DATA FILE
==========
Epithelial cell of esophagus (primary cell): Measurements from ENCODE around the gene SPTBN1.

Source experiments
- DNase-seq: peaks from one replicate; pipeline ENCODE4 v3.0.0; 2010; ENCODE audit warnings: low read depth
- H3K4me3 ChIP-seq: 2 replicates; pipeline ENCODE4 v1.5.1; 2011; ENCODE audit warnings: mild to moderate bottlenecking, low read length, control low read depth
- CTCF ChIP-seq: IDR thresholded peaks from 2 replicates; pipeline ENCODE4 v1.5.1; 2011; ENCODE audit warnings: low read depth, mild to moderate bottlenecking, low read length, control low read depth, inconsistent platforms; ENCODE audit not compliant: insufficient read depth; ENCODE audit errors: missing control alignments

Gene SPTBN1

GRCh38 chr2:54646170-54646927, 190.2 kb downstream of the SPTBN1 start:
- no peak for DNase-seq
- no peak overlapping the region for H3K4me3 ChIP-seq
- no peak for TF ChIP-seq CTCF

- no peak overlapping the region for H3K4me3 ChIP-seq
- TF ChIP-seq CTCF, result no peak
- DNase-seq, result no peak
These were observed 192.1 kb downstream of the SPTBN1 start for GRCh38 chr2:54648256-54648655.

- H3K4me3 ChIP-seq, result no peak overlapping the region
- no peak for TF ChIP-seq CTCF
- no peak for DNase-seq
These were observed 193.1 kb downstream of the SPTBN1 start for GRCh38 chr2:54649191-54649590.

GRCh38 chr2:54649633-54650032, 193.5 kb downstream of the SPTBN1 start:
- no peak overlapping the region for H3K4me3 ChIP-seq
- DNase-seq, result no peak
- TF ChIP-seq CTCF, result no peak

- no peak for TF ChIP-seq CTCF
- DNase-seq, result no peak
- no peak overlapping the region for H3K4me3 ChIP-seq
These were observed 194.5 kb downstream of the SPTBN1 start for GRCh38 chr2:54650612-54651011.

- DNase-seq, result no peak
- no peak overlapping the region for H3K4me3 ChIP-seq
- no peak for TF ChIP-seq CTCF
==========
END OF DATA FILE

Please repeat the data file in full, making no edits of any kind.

Epithelial cell of esophagus (primary cell): Measurements from ENCODE around the gene SPTBN1.

Source experiments
- DNase-seq: peaks from one replicate; pipeline ENCODE4 v3.0.0; 2010; ENCODE audit warnings: low read depth
- H3K4me3 ChIP-seq: 2 replicates; pipeline ENCODE4 v1.5.1; 2011; ENCODE audit warnings: mild to moderate bottlenecking, low read length, control low read depth
- CTCF ChIP-seq: IDR thresholded peaks from 2 replicates; pipeline ENCODE4 v1.5.1; 2011; ENCODE audit warnings: low read depth, mild to moderate bottlenecking, low read length, control low read depth, inconsistent platforms; ENCODE audit not compliant: insufficient read depth; ENCODE audit errors: missing control alignments

Gene SPTBN1

GRCh38 chr2:54646170-54646927, 190.2 kb downstream of the SPTBN1 start:
- no peak for DNase-seq
- no peak overlapping the region for H3K4me3 ChIP-seq
- no peak for TF ChIP-seq CTCF

- no peak overlapping the region for H3K4me3 ChIP-seq
- TF ChIP-seq CTCF, result no peak
- DNase-seq, result no peak
These were observed 192.1 kb downstream of the SPTBN1 start for GRCh38 chr2:54648256-54648655.

- H3K4me3 ChIP-seq, result no peak overlapping the region
- no peak for TF ChIP-seq CTCF
- no peak for DNase-seq
These were observed 193.1 kb downstream of the SPTBN1 start for GRCh38 chr2:54649191-54649590.

GRCh38 chr2:54649633-54650032, 193.5 kb downstream of the SPTBN1 start:
- no peak overlapping the region for H3K4me3 ChIP-seq
- DNase-seq, result no peak
- TF ChIP-seq CTCF, result no peak

- no peak for TF ChIP-seq CTCF
- DNase-seq, result no peak
- no peak overlapping the region for H3K4me3 ChIP-seq
These were observed 194.5 kb downstream of the SPTBN1 start for GRCh38 chr2:54650612-54651011.

- DNase-seq, result no peak
- no peak overlapping the region for H3K4me3 ChIP-seq
- no peak for TF ChIP-seq CTCF